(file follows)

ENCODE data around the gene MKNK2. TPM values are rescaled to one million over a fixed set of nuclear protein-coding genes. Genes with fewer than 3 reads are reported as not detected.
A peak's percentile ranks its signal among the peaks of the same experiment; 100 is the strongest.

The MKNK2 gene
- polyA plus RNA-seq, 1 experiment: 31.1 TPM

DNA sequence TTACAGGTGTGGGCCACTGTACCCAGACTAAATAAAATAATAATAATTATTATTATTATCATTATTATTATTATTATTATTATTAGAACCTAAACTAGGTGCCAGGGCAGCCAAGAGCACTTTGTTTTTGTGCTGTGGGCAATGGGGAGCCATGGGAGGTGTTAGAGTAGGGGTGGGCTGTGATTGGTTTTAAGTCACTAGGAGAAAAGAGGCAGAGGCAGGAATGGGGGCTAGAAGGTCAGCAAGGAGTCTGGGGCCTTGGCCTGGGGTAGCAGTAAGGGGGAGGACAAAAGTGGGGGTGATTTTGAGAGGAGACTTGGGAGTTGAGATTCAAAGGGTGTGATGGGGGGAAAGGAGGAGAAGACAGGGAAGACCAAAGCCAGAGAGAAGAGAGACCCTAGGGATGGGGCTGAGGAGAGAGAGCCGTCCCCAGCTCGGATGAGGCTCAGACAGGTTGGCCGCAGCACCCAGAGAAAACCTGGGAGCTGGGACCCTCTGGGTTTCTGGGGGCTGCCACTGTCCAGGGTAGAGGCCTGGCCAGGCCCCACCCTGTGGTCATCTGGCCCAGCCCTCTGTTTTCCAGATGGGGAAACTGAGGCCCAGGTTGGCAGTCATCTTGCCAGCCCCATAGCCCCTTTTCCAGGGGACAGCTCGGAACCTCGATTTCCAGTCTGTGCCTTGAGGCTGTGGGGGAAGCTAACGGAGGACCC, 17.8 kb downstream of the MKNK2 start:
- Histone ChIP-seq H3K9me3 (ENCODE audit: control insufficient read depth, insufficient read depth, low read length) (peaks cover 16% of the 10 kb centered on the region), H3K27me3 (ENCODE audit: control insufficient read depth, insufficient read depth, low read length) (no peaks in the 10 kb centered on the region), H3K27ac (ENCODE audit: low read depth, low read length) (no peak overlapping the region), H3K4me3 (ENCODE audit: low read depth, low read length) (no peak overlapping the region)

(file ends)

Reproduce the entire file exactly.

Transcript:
ENCODE data around the gene MKNK2. TPM values are rescaled to one million over a fixed set of nuclear protein-coding genes. Genes with fewer than 3 reads are reported as not detected.
A peak's percentile ranks its signal among the peaks of the same experiment; 100 is the strongest.

The MKNK2 gene
- polyA plus RNA-seq, 1 experiment: 31.1 TPM

DNA sequence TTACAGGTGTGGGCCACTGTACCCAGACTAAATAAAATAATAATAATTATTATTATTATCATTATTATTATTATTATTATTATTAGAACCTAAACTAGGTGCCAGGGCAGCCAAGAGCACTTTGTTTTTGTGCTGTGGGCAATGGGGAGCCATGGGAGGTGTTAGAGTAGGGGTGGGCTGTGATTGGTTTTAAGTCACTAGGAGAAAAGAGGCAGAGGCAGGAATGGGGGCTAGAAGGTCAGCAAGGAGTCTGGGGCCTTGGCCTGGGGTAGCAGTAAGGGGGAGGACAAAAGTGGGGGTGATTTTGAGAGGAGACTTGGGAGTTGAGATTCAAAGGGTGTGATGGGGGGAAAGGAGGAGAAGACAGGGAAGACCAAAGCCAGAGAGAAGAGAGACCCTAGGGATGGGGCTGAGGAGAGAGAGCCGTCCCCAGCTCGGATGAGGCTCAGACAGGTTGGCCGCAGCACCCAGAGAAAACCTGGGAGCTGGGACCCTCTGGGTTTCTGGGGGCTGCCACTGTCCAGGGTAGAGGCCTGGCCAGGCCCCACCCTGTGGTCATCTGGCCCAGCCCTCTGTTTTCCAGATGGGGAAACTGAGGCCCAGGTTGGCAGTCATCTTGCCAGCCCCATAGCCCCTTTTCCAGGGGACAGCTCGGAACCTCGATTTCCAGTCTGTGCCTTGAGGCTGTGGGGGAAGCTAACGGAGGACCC, 17.8 kb downstream of the MKNK2 start:
- Histone ChIP-seq H3K9me3 (ENCODE audit: control insufficient read depth, insufficient read depth, low read length) (peaks cover 16% of the 10 kb centered on the region), H3K27me3 (ENCODE audit: control insufficient read depth, insufficient read depth, low read length) (no peaks in the 10 kb centered on the region), H3K27ac (ENCODE audit: low read depth, low read length) (no peak overlapping the region), H3K4me3 (ENCODE audit: low read depth, low read length) (no peak overlapping the region)